Released prisoners advocate for those they left behind

Several recently released prisoners, their families and lawyers asserted on Tuesday that they would continue to fight for the freedom of thousands of others still detained in Egypt’s prisons as a result of random arrests and bogus trials.


In a press conference at the Freedom and Bread Party’s headquarters, which is still under construction, released detainees spoke of inhumane conditions, and lawyers highlighted the cases of a number of prisoners they claim have been unjustly detained.


They vowed to form a united front to work for the release of all political prisoners and rejected several recently passed laws that they say limit personal freedoms.


President Abdel Fattah al-Sisi issued a pardon for 100 prisoners last month on the occasion of Eid al-Adha. Two Al Jazeera journalists, Mohamed Fahmy and Baher Mohamed, were among those released, as well as human rights defenders Sanaa Seif and Yara Sallam.


Laila Soueif, whose daughter Sanaa Seif was released, while her son Alaa Abd El Fattah remains incarcerated, said thousands remain in prison as a result of forced disappearances, random arrests and faulty judicial procedures, asserting that giving 100 prisoners their freedom does not solve the problem.


Those highlighted during Tuesday’s press conference included Mahienour al-Massry and Loay al-Qahwagy in the Khaled Said case, and Alaa Abd El Fattah and Ahmed Abdel Rahman in the Shura Council case.


Lawyer Sarah Rabea highlighted the case of Abdel Rahman specifically, who she said was arrested while attempting to protect women from being assaulted by police officers dispersing a protest, as he was passing by on his way to work. Rabea claimed Abdel Rahman has been subjected to mistreatment and his visitation rights have been frequently taken away.


Mohamed Hosni, among those released in the Shura Council case, spoke of many injustices he witnessed in prison. He commented that political detainees are sometimes in better positions than those incarcerated on criminal charges, especially if they have the backing of groups and organizations. “Several of them told me they can’t speak up, because they don’t have anyone to support them and would be tortured if they did,” Hosni said.


Inmates are also aware, he added, that a tip from a fellow detainee that they are taking drugs is enough to subject them to severe torture and humiliation from prison guards, including forcing them to defecate and throw up.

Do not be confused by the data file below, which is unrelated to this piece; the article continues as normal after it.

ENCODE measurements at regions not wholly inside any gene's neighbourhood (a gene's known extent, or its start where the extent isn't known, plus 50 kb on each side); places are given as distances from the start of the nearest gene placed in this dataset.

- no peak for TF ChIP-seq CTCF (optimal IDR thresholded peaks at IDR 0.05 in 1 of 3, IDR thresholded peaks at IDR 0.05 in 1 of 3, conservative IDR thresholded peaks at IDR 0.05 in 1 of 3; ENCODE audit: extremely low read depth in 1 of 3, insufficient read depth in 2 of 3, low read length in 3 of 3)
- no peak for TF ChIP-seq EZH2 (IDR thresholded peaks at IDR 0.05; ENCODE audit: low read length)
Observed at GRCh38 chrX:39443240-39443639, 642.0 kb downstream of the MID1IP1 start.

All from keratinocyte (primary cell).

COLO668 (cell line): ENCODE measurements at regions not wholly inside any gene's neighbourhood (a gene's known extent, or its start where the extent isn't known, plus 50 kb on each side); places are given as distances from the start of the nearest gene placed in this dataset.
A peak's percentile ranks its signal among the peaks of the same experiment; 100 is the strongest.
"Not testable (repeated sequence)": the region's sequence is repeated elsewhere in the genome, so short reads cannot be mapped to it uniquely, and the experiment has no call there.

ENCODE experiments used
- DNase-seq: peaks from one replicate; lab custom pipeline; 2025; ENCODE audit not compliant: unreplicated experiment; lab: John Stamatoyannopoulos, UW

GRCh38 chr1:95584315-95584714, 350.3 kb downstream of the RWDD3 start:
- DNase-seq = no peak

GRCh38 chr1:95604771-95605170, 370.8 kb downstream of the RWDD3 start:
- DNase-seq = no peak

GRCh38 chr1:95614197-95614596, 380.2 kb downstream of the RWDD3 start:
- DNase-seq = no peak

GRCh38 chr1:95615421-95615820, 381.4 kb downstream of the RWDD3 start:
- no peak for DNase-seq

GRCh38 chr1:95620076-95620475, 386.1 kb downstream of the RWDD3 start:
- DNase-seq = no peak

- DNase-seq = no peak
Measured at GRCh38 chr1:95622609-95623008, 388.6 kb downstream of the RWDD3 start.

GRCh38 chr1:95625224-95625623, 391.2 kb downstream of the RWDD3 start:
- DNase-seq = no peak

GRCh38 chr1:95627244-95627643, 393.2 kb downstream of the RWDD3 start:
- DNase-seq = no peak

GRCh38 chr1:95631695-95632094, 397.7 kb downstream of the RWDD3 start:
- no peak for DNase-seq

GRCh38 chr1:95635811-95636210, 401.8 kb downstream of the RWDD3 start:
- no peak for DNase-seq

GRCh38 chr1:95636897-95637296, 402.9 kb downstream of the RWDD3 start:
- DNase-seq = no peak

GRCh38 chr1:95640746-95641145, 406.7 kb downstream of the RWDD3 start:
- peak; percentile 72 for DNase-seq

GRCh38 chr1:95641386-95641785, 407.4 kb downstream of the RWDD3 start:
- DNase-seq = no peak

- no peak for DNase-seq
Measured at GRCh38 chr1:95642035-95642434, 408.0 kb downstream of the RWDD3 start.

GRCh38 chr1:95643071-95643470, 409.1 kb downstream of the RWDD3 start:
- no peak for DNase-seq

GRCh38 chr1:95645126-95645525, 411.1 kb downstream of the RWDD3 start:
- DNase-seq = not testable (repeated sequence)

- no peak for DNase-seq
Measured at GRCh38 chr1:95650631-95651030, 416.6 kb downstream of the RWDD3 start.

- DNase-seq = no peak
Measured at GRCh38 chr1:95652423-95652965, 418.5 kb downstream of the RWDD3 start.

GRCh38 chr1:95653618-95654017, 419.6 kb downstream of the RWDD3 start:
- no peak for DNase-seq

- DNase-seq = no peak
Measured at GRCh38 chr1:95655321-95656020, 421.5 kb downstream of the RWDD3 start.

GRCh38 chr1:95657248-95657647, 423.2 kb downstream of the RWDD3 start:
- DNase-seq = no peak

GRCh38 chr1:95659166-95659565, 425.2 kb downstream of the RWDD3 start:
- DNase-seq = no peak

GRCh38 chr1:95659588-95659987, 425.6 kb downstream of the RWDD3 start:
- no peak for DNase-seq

Many of those imprisoned have endured prolonged periods of detention without trial.


Mahmoud Yehia, who was also released in the Shura Council case, asked, “Why was I released? What is the criteria for justice?” Referring to all those he left behind. 


Yehia recounted that during his final days in prison, he and his fellow inmates were not allowed their allocated hour outside their cells.


Detainees also highlighted the suffering of their families, claiming visitation rights were often withheld at random and supplies not allowed in. Yehia said his mother spent a night in Maadi police station, because she had brought him pastries to help him manage his diabetes, and officers refused to pass them on.


Lawyer Fatema Serag said the Cabinet case, in which activist Ahmed Douma and 268 others were sentenced to life in prison, is one of the largest cases and was completely overlooked in the pardon. Some 86 defendants who were present in court were sent to Al-Akrab maximum-security prison in the Tora Prison complex, which is notorious for human rights violations.


Serag added that the appeal process is also flawed, as the sentences of those who appeal are often increased on charges of insulting the judiciary.


Journalists Syndicate board member Khaled al-Balshy maintained there are more than 30 journalists currently in prison on trumped up charges, which enables the government to claim they are not being withheld on charges related to journalism, even though he said they are routinely picked up while working and intimidated.


Akram Ismail, a leading member of the new detainee solidarity group said the reason for the selective pardons is obvious. “It’s because they have a vision, it’s part of the systematic targeting of everything in society that’s alive and has the capability to act and carry a set of principles.”


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